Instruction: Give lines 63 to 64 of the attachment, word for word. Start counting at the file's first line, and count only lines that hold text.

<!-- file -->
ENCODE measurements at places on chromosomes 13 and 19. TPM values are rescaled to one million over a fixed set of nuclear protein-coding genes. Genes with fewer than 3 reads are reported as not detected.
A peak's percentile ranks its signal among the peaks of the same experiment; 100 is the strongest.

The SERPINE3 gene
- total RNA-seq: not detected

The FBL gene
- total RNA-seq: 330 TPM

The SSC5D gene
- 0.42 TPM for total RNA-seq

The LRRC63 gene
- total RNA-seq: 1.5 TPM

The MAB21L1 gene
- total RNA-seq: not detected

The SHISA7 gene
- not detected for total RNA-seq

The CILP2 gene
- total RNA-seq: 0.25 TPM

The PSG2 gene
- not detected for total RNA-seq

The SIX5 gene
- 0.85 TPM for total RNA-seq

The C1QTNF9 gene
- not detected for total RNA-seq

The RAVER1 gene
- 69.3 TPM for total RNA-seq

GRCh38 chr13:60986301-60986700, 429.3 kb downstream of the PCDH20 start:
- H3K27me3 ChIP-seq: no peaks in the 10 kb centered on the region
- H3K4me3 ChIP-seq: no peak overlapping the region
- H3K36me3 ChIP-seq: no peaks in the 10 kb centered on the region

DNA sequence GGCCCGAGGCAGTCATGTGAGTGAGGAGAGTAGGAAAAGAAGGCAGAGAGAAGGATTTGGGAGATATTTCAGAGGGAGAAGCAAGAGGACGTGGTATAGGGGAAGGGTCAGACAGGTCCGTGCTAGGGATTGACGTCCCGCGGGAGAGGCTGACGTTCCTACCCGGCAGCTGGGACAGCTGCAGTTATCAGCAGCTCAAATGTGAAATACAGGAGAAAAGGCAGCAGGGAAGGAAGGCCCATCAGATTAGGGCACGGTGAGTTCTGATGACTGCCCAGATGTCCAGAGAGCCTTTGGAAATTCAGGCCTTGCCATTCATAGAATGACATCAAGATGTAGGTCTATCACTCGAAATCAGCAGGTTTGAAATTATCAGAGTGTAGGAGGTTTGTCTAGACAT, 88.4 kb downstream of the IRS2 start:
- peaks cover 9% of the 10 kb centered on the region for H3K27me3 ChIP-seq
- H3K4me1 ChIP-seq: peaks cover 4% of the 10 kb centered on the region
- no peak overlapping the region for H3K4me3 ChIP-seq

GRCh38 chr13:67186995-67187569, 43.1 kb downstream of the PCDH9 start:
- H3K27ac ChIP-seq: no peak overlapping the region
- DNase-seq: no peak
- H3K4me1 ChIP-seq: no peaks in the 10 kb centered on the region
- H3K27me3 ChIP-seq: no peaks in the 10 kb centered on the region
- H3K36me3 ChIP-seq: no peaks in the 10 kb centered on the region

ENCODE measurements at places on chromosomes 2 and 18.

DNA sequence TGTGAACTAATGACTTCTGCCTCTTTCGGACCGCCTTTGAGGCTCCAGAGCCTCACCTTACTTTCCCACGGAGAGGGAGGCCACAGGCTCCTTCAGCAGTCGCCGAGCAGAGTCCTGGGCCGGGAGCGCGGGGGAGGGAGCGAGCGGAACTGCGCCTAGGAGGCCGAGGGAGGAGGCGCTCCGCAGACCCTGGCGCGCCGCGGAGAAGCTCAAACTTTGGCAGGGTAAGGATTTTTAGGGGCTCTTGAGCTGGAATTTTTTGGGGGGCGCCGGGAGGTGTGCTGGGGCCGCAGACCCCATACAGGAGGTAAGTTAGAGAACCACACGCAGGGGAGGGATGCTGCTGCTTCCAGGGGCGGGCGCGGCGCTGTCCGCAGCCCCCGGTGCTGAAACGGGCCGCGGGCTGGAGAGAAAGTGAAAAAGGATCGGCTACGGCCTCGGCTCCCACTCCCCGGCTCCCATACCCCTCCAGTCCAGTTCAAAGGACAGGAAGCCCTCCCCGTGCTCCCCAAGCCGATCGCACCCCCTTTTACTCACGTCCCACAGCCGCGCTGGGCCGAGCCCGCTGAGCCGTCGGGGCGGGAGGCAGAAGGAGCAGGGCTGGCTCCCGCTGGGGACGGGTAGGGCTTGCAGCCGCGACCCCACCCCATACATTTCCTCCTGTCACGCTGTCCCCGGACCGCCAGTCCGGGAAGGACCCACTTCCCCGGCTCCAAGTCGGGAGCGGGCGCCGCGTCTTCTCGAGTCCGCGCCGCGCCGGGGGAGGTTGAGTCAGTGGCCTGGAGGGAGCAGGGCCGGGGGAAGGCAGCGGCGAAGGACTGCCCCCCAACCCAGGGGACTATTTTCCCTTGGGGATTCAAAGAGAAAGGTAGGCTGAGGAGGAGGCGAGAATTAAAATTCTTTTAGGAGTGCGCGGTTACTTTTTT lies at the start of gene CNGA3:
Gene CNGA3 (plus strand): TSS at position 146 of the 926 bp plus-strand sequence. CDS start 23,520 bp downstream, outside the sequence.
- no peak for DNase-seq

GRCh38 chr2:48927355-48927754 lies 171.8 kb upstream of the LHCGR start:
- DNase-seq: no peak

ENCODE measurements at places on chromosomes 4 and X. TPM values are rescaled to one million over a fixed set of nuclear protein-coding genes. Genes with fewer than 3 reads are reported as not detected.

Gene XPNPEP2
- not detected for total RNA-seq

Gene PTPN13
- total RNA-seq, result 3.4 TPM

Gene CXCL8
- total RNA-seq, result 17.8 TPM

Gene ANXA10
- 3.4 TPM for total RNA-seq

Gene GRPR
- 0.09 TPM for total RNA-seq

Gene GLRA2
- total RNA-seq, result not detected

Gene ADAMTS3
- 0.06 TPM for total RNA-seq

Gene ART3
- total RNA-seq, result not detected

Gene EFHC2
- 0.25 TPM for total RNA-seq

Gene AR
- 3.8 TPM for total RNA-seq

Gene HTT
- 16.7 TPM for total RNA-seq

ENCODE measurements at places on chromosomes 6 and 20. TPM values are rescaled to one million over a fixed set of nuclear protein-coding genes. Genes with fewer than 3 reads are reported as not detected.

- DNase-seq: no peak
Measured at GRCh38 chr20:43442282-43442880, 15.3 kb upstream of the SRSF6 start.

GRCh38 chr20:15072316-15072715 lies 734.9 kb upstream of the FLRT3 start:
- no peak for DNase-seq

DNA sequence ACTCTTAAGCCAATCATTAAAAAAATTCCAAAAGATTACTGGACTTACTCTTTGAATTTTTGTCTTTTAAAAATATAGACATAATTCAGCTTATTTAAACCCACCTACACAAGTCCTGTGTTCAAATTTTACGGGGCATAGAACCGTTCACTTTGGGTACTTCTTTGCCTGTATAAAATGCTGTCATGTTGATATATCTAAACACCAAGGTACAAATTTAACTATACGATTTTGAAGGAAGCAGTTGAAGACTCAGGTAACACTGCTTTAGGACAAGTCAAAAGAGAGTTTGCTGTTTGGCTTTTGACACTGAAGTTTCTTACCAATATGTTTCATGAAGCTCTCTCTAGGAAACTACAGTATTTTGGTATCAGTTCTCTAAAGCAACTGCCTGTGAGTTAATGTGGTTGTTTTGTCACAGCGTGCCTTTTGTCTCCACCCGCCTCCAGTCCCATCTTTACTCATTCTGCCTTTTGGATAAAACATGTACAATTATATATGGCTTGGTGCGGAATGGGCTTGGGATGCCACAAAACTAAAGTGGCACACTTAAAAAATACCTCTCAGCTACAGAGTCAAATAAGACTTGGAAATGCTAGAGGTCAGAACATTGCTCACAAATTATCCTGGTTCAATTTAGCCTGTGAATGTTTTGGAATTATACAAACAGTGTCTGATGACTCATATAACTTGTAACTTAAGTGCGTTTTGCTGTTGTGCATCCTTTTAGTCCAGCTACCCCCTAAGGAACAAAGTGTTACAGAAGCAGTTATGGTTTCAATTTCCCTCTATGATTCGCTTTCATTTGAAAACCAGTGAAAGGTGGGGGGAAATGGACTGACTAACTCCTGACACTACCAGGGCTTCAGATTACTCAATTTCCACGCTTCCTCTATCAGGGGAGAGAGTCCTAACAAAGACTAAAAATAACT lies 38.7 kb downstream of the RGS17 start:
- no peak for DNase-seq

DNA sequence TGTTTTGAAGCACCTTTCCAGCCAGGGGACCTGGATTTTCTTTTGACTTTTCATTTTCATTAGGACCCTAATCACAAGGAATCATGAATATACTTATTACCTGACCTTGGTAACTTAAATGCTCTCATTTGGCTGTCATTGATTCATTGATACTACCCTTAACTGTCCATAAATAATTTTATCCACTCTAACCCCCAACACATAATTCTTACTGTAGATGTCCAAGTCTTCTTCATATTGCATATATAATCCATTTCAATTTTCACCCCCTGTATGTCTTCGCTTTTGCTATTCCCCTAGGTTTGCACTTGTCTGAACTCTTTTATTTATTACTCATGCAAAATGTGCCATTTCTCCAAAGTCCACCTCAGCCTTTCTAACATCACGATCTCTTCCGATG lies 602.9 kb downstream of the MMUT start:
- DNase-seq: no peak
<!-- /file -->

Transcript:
- 0.25 TPM for total RNA-seq

Gene AR